William Pagan

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Should you ask for an autopsy of your loved one?

Your loved one died unexpectedly while in the hospital, and you’re in absolute shock. You hate to outright accuse the hospital staff of doing something wrong or making a mistake, but you’re seriously questioning whether your loved one’s death was the result of medical neglect.

Do you need an autopsy to gather evidence of medical malpractice or prove what happened to your loved one? Probably. But you may not get one unless you ask for it.

Autopsies are invasive and intrusive. They also delay many religious services and burials. An autopsy also forces the deceased’s surviving relatives, already grieving their loss, to wait even longer for closure and healing. For those reasons and others, autopsies are only required under certain circumstances, such as when someone is the victim of a homicide or sudden accident. When the deceased was ill and there was a physician in attendance at the time of death, an autopsy generally isn’t considered necessary.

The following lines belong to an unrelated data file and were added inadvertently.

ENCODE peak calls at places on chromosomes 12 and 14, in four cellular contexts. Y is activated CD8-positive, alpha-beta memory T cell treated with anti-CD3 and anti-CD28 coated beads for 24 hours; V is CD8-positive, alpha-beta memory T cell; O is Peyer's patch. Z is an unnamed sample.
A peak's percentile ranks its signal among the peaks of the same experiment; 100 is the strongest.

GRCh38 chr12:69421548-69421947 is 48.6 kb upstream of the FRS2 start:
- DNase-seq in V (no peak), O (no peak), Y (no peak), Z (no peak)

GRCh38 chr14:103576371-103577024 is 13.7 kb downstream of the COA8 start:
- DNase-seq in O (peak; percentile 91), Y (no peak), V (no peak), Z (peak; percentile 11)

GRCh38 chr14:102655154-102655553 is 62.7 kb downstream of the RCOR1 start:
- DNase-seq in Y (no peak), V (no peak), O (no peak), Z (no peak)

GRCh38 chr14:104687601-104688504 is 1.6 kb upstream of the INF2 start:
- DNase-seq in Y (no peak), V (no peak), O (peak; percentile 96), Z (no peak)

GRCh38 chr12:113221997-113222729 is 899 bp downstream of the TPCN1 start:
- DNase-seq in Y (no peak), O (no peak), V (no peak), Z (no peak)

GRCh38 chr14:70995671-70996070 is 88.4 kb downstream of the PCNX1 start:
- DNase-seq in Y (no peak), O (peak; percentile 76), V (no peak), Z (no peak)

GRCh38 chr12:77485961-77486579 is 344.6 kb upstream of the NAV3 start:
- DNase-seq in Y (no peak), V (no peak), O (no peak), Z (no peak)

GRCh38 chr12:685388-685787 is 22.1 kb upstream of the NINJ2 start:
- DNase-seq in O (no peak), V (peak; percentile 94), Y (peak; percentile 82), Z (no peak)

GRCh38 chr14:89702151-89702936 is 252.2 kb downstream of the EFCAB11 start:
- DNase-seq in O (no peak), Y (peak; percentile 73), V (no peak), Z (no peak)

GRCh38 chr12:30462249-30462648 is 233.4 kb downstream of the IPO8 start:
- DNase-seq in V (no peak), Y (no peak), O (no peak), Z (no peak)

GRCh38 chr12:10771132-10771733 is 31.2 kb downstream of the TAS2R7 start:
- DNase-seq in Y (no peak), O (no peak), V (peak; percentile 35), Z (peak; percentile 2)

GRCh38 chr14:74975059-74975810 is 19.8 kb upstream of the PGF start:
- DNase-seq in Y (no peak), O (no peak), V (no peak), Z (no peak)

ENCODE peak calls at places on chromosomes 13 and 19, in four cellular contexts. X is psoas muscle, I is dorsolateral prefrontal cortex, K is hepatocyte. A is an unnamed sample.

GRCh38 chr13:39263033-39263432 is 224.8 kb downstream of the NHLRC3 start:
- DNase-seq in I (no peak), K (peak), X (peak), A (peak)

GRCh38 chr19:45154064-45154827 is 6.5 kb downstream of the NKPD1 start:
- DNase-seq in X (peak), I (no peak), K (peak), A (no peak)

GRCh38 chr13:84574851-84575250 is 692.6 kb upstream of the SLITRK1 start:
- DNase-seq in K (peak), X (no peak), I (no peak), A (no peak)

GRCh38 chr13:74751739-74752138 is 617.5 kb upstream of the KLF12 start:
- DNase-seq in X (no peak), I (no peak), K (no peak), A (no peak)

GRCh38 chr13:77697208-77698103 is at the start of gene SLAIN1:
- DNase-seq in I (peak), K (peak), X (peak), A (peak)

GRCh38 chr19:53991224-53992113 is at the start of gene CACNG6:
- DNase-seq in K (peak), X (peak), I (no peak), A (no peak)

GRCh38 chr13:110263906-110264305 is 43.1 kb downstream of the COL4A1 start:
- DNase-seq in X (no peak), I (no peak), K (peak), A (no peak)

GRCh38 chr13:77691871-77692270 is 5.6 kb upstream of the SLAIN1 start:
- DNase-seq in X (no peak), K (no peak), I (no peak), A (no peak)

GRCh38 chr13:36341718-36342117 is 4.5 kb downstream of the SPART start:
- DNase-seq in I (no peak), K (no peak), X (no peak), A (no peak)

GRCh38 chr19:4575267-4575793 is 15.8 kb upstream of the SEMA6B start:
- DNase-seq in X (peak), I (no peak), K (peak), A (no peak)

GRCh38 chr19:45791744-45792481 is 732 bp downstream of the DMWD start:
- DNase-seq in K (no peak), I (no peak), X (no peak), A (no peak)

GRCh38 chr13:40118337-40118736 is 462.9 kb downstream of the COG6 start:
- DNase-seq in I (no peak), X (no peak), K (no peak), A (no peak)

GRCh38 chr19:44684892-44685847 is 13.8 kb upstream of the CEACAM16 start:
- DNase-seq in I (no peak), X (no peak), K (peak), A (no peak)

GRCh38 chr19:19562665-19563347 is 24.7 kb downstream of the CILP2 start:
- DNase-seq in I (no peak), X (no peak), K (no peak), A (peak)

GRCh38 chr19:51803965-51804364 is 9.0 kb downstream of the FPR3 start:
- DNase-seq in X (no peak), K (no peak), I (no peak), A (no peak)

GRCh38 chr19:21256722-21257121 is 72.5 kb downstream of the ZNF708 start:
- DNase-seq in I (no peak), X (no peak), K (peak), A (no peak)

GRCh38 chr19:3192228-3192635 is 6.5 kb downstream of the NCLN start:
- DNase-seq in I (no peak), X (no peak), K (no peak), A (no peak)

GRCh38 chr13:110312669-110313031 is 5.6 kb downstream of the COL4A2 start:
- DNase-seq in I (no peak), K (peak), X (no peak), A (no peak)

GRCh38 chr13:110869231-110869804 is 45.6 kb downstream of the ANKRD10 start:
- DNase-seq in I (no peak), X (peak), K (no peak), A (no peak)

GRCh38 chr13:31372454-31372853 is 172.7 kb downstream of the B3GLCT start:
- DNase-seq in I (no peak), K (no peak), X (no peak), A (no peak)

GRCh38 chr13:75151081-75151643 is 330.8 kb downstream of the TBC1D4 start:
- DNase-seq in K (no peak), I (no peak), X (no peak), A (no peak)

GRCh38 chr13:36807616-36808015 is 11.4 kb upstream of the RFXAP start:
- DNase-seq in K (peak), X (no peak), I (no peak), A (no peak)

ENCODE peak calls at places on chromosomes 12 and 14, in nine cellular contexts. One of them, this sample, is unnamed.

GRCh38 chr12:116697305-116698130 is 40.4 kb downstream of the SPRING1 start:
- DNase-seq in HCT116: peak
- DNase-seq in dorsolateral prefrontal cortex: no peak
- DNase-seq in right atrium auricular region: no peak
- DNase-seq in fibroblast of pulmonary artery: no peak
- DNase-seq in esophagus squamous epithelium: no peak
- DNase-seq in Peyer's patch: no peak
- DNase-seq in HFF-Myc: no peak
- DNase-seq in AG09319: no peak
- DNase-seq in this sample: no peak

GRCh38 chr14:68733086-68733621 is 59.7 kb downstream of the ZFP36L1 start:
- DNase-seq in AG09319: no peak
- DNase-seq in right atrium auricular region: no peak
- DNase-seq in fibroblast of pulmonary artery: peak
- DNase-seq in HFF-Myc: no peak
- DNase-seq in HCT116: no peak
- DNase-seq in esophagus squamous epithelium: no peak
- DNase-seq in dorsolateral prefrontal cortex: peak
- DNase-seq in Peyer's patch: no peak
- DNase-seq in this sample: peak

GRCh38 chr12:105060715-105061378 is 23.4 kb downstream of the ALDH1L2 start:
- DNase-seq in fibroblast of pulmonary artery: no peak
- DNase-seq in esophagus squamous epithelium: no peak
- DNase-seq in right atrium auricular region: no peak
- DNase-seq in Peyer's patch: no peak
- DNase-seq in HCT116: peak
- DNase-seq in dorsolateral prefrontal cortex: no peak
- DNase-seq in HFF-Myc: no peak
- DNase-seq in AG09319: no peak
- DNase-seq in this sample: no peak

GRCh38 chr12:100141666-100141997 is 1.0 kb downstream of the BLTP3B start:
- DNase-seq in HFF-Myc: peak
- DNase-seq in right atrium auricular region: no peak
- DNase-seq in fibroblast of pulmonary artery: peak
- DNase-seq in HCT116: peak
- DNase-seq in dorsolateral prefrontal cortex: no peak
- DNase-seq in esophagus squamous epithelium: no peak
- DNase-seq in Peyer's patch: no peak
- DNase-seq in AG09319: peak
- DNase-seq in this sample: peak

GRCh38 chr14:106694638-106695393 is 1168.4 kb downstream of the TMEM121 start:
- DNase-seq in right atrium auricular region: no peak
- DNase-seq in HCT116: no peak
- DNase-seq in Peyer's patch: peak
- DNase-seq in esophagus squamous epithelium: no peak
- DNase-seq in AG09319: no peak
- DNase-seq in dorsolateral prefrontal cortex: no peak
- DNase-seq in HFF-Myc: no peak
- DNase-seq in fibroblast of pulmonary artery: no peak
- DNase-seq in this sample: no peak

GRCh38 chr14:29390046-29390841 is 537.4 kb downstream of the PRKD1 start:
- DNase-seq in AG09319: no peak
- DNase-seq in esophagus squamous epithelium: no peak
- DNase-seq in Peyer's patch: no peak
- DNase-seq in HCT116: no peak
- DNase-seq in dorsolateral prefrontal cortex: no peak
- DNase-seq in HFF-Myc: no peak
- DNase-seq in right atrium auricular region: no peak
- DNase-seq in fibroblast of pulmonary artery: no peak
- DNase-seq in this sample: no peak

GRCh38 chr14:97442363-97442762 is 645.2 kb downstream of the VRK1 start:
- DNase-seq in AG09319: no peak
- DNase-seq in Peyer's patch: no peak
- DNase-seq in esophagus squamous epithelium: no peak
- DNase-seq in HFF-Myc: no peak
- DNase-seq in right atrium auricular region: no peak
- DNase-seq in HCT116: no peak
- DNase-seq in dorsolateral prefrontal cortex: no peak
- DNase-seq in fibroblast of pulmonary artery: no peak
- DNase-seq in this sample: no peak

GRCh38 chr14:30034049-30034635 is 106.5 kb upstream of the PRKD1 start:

The third-leading cause of death in this country is medical negligence, but that’s not something that doctors and hospitals are quick to advertise. The fact that an autopsy isn’t required in many situations means that a number of deaths that should be attributed to medical malpractice are mistaken as ordinary heart failure or something else.

If your loved one’s death was sudden, an autopsy can either resolve your suspicions and allow you to move on or provide the evidence of medical malpractice that you need to hold the correct party’s responsible. Medical malpractice is far more common than most people realize, so take your suspicions to an experienced advocate as soon as possible.